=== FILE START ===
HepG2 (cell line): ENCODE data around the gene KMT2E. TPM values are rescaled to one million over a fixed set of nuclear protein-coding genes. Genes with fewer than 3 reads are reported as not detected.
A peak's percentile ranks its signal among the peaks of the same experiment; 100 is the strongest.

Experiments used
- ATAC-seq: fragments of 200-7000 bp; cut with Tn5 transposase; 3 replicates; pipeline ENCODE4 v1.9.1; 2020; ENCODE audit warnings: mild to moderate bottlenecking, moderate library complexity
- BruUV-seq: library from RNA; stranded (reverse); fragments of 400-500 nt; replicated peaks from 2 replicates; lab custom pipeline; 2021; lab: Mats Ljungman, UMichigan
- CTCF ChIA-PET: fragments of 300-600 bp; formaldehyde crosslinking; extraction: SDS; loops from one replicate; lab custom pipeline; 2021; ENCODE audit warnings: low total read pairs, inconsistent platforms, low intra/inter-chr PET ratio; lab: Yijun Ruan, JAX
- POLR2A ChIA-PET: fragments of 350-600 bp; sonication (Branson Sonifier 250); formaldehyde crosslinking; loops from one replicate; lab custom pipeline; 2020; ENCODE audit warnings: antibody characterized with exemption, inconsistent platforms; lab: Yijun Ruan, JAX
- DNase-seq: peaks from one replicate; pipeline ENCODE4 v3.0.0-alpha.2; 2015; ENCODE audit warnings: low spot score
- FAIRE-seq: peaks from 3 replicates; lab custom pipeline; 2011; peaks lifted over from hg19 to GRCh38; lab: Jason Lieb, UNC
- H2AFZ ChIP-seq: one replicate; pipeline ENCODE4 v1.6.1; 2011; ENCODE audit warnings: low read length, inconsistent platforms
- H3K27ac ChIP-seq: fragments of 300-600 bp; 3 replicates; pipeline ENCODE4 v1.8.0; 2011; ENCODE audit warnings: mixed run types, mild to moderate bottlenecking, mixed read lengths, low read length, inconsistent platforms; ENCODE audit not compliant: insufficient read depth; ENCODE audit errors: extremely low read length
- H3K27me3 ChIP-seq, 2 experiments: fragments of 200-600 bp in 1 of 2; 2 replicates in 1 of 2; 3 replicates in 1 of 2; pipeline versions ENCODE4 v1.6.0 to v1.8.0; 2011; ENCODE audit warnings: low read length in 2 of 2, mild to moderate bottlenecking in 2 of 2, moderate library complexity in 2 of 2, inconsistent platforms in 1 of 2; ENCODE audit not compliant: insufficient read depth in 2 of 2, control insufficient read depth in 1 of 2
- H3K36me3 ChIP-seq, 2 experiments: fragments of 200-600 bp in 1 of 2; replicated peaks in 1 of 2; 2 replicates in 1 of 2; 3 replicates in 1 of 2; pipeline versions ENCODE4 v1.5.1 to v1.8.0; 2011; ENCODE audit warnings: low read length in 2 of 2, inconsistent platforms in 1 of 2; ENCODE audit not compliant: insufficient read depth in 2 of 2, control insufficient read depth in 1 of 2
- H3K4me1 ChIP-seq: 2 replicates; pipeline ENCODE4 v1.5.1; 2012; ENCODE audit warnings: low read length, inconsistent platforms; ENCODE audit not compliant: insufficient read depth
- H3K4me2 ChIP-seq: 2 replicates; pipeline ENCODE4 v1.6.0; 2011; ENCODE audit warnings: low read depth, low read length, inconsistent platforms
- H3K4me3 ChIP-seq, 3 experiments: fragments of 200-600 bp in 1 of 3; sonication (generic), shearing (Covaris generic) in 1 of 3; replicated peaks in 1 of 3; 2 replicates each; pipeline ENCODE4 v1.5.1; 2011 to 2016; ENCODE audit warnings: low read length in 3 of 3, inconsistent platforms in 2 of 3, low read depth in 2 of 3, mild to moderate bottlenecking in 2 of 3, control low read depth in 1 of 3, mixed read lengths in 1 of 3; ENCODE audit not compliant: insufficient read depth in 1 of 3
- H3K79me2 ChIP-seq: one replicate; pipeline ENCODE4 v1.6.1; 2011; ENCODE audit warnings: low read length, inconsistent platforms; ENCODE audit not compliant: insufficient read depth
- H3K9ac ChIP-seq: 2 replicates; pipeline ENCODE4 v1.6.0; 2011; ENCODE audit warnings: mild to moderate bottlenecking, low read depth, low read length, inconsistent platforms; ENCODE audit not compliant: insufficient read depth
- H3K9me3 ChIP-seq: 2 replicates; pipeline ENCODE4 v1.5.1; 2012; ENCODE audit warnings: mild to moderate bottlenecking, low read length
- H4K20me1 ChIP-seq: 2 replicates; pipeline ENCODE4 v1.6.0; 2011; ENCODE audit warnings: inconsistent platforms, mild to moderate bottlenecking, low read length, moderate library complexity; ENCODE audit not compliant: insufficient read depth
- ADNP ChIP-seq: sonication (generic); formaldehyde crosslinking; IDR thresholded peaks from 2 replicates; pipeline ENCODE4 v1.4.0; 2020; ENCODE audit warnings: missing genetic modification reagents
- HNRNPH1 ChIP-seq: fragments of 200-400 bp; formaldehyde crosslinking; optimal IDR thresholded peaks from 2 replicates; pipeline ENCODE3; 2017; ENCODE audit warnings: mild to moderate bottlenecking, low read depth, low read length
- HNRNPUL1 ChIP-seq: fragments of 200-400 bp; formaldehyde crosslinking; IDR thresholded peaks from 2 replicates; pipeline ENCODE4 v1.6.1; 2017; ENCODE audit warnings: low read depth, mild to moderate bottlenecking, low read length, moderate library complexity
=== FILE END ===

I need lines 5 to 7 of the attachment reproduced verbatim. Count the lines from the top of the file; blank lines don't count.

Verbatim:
- BruUV-seq: library from RNA; stranded (reverse); fragments of 400-500 nt; replicated peaks from 2 replicates; lab custom pipeline; 2021; lab: Mats Ljungman, UMichigan
- CTCF ChIA-PET: fragments of 300-600 bp; formaldehyde crosslinking; extraction: SDS; loops from one replicate; lab custom pipeline; 2021; ENCODE audit warnings: low total read pairs, inconsistent platforms, low intra/inter-chr PET ratio; lab: Yijun Ruan, JAX
- POLR2A ChIA-PET: fragments of 350-600 bp; sonication (Branson Sonifier 250); formaldehyde crosslinking; loops from one replicate; lab custom pipeline; 2020; ENCODE audit warnings: antibody characterized with exemption, inconsistent platforms; lab: Yijun Ruan, JAX